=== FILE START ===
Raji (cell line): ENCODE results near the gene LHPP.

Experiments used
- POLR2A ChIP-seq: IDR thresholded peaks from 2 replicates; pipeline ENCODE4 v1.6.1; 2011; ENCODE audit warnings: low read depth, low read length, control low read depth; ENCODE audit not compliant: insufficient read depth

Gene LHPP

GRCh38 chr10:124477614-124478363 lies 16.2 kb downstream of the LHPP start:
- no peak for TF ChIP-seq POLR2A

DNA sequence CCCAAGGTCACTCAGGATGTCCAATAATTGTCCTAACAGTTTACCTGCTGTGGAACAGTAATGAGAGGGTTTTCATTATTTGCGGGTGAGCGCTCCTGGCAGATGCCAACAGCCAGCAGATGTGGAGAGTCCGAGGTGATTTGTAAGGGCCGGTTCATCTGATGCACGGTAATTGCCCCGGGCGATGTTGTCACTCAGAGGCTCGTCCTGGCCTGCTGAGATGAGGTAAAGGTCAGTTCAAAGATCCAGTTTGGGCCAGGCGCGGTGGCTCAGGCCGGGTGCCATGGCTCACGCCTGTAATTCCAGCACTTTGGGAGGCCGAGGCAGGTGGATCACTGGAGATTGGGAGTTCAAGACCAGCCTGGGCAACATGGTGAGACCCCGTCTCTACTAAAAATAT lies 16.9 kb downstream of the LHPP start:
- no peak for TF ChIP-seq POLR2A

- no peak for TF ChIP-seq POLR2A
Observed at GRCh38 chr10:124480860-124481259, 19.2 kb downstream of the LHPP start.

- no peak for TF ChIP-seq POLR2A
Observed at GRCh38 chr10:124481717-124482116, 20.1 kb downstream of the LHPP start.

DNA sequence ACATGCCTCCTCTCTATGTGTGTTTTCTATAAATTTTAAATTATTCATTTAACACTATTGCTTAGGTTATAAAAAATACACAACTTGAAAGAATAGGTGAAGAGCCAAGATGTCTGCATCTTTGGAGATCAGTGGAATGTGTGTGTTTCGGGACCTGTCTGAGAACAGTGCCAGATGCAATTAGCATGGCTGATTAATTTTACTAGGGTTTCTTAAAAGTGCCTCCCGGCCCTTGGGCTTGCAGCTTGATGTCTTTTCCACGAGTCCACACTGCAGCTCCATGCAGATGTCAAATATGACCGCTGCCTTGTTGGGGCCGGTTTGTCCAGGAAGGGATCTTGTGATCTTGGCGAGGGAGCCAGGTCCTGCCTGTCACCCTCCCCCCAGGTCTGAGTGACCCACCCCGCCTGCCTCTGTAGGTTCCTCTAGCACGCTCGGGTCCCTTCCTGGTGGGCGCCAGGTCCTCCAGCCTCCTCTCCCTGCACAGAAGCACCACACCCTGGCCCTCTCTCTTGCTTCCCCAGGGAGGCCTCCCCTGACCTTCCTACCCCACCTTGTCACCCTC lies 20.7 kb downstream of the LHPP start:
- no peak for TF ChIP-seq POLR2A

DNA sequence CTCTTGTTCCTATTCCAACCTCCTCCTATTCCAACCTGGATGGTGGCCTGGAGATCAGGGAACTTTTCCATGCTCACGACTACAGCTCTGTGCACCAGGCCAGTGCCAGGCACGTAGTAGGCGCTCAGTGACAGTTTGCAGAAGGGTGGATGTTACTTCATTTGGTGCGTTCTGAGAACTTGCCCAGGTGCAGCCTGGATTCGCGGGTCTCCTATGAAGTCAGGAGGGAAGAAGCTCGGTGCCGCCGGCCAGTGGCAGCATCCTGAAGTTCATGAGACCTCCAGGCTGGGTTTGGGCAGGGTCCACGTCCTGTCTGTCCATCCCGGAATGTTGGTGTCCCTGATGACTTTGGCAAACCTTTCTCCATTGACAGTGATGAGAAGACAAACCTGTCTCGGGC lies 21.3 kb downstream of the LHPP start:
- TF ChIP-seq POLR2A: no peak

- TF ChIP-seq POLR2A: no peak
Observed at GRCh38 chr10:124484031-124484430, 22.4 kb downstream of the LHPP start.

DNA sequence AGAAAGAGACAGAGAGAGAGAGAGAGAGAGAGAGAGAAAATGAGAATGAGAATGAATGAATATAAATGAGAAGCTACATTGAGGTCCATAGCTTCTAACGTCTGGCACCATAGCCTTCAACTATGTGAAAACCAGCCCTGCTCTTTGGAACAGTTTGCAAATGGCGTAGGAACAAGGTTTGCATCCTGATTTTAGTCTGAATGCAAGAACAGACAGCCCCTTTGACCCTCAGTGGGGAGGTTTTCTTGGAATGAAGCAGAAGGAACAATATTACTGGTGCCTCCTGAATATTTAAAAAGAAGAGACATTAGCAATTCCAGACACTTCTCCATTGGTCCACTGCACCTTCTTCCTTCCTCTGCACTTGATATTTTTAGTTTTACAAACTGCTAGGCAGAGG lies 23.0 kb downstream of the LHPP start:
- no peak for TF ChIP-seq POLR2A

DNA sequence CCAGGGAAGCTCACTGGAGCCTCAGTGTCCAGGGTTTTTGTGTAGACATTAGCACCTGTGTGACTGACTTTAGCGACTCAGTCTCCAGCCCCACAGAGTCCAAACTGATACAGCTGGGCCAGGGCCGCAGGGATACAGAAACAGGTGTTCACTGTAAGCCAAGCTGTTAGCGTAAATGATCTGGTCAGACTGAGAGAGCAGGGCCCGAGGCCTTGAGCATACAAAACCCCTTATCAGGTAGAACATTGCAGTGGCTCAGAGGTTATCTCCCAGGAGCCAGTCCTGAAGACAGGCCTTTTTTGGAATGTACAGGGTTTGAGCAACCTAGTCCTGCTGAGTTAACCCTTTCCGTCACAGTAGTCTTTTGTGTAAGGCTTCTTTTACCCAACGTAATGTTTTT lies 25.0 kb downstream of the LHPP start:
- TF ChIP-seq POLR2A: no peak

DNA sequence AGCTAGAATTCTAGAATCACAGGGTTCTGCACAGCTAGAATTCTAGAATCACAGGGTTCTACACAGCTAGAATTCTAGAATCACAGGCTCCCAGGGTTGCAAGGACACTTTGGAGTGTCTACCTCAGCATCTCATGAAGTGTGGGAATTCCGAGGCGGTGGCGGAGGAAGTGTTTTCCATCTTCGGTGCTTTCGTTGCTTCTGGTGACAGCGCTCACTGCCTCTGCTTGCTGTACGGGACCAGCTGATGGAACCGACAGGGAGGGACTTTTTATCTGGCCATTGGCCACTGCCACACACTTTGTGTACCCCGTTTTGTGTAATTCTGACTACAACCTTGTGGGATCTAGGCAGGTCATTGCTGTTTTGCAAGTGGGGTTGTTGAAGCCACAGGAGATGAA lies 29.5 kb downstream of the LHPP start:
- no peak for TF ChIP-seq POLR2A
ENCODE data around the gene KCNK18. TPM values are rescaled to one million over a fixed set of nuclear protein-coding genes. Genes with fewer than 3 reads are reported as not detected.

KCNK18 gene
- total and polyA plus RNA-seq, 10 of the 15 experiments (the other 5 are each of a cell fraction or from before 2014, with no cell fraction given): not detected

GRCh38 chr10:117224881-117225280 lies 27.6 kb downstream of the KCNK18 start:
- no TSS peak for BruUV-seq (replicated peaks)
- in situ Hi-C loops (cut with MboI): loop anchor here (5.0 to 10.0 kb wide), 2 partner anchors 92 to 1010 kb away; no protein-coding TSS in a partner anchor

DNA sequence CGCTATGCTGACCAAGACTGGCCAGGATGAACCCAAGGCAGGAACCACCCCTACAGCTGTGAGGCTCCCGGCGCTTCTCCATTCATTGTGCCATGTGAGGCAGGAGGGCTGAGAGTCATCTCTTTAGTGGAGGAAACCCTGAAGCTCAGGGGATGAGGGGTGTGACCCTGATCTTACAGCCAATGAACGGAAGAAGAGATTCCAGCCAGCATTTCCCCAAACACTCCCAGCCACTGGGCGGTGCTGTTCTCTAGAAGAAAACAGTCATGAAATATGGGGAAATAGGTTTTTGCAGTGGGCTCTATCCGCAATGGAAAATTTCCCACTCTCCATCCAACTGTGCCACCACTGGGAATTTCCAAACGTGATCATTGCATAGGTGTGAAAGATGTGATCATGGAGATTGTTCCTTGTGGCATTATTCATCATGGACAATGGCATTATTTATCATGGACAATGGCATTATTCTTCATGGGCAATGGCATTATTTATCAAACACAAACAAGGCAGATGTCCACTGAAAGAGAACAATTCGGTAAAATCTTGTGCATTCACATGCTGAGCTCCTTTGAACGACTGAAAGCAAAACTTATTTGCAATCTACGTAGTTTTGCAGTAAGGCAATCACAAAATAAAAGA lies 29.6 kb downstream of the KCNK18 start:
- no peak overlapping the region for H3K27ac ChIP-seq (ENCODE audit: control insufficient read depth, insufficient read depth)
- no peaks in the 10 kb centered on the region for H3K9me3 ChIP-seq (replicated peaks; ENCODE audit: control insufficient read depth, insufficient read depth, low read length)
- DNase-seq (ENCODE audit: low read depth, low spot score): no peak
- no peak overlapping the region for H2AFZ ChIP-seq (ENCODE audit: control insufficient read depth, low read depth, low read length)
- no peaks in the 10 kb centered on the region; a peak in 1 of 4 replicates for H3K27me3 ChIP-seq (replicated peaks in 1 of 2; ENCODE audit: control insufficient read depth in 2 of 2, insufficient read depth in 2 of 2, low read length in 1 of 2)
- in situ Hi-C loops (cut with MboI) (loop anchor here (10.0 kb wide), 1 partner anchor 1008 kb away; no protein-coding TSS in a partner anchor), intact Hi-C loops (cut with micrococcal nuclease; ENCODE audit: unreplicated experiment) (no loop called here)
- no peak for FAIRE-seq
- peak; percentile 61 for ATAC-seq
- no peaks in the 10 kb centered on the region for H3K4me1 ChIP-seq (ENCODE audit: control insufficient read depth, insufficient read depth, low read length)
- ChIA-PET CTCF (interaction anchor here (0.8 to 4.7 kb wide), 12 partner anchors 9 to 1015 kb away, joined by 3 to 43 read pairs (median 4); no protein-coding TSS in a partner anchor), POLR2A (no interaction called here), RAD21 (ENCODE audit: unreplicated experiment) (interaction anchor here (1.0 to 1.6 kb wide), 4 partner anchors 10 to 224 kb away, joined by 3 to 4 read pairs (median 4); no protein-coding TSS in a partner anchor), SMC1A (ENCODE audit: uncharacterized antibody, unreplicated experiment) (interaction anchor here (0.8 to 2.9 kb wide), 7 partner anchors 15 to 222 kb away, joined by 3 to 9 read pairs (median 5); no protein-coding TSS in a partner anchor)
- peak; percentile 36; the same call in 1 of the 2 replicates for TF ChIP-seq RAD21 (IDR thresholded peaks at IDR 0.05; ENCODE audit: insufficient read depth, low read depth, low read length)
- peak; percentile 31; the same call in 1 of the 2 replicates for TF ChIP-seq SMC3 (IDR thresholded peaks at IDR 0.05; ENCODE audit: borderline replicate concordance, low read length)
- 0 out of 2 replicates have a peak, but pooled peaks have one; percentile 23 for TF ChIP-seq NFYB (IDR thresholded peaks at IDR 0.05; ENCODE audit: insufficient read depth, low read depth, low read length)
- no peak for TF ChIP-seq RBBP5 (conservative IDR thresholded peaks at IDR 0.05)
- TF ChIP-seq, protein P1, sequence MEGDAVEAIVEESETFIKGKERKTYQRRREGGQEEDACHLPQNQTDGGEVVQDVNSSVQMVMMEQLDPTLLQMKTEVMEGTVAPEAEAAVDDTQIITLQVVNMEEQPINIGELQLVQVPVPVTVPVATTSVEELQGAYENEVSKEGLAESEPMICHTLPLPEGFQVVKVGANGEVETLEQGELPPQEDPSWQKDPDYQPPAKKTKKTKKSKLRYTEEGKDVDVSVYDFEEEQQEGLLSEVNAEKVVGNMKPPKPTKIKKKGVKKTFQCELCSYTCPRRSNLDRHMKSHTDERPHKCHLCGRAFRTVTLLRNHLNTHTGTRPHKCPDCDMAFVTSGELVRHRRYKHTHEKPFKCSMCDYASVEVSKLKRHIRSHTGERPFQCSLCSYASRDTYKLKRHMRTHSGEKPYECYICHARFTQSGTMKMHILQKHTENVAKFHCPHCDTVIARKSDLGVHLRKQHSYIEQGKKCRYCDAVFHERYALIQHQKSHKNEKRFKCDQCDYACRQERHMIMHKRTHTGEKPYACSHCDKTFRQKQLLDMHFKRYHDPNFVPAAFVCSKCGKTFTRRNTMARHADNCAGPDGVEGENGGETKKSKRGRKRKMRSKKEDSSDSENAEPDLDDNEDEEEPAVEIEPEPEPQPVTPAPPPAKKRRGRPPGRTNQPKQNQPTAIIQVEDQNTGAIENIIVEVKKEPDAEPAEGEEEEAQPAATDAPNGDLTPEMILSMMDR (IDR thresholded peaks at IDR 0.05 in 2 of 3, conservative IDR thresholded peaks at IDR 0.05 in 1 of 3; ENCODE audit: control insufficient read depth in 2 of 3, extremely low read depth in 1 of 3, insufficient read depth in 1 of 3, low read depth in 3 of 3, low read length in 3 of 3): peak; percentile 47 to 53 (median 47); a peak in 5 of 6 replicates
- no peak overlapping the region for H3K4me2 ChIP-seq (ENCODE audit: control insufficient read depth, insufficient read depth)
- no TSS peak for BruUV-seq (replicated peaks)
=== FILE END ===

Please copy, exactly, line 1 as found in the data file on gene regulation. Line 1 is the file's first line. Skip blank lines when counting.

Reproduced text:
Raji (cell line): ENCODE results near the gene LHPP.